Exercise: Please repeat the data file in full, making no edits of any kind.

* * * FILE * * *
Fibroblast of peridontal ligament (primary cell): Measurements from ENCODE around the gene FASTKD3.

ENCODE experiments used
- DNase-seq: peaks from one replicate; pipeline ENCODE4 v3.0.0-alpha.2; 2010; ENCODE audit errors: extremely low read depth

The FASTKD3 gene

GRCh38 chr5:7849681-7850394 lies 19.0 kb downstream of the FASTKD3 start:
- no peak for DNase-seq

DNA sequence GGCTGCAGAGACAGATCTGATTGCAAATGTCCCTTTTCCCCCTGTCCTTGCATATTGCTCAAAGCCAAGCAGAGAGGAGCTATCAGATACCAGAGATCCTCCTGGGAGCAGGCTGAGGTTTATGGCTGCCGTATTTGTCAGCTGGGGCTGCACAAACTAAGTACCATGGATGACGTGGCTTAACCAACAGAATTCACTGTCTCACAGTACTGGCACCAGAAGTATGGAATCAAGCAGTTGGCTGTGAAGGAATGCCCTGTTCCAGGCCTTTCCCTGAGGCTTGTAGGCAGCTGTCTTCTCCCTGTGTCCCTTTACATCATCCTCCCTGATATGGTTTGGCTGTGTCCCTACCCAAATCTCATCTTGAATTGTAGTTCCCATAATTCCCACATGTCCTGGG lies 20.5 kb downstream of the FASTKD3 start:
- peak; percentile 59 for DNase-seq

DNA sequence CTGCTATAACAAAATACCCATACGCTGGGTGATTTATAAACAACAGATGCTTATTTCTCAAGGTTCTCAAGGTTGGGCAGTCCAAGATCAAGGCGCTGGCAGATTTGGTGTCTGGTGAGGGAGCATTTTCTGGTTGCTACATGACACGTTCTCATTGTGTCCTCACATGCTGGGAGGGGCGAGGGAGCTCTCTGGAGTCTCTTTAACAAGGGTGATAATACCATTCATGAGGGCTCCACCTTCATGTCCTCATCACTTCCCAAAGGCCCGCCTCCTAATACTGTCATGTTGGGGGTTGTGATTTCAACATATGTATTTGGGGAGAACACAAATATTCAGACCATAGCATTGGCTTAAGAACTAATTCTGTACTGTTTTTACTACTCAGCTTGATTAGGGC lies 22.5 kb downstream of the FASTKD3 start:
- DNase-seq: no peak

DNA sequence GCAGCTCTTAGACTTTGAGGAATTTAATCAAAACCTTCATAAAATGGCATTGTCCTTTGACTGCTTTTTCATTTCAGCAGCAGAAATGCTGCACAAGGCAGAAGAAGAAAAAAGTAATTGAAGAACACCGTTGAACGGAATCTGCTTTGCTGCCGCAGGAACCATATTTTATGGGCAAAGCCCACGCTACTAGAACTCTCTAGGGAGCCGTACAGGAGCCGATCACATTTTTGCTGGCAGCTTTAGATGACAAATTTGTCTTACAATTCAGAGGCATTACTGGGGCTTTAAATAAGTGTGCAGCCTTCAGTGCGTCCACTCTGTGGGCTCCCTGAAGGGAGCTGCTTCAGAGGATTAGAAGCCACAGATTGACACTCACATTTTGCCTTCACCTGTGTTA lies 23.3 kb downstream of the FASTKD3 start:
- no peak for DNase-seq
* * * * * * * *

Fibroblast of peridontal ligament (primary cell): Measurements from ENCODE around the gene FASTKD3.

ENCODE experiments used
- DNase-seq: peaks from one replicate; pipeline ENCODE4 v3.0.0-alpha.2; 2010; ENCODE audit errors: extremely low read depth

The FASTKD3 gene

GRCh38 chr5:7849681-7850394 lies 19.0 kb downstream of the FASTKD3 start:
- no peak for DNase-seq

DNA sequence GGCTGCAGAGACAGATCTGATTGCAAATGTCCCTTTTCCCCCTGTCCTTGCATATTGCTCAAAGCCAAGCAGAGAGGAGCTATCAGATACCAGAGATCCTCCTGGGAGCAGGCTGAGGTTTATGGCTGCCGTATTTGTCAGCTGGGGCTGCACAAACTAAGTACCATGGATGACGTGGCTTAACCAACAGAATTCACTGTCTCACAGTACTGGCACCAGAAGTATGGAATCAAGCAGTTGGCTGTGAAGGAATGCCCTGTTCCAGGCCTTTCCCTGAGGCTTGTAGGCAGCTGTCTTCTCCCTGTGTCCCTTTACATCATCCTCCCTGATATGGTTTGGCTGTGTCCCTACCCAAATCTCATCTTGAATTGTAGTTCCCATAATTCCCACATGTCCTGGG lies 20.5 kb downstream of the FASTKD3 start:
- peak; percentile 59 for DNase-seq

DNA sequence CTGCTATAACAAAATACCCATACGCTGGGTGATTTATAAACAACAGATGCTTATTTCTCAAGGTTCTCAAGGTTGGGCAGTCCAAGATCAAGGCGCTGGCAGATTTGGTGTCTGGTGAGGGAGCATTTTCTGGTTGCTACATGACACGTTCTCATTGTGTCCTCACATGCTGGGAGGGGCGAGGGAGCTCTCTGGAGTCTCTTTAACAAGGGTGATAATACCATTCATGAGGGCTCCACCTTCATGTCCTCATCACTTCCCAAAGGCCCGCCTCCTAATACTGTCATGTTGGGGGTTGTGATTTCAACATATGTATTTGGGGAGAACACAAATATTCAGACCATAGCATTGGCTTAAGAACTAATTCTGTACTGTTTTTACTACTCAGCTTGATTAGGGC lies 22.5 kb downstream of the FASTKD3 start:
- DNase-seq: no peak

DNA sequence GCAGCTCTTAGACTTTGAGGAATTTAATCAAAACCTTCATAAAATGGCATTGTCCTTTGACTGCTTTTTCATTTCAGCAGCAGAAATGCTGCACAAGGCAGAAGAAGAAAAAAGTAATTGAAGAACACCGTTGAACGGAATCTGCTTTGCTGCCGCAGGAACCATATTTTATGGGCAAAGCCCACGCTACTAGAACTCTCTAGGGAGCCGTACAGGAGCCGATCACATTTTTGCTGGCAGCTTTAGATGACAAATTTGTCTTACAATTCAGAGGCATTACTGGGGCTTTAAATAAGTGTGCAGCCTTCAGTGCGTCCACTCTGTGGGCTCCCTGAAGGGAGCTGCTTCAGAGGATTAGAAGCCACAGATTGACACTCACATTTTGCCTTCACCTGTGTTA lies 23.3 kb downstream of the FASTKD3 start:
- no peak for DNase-seq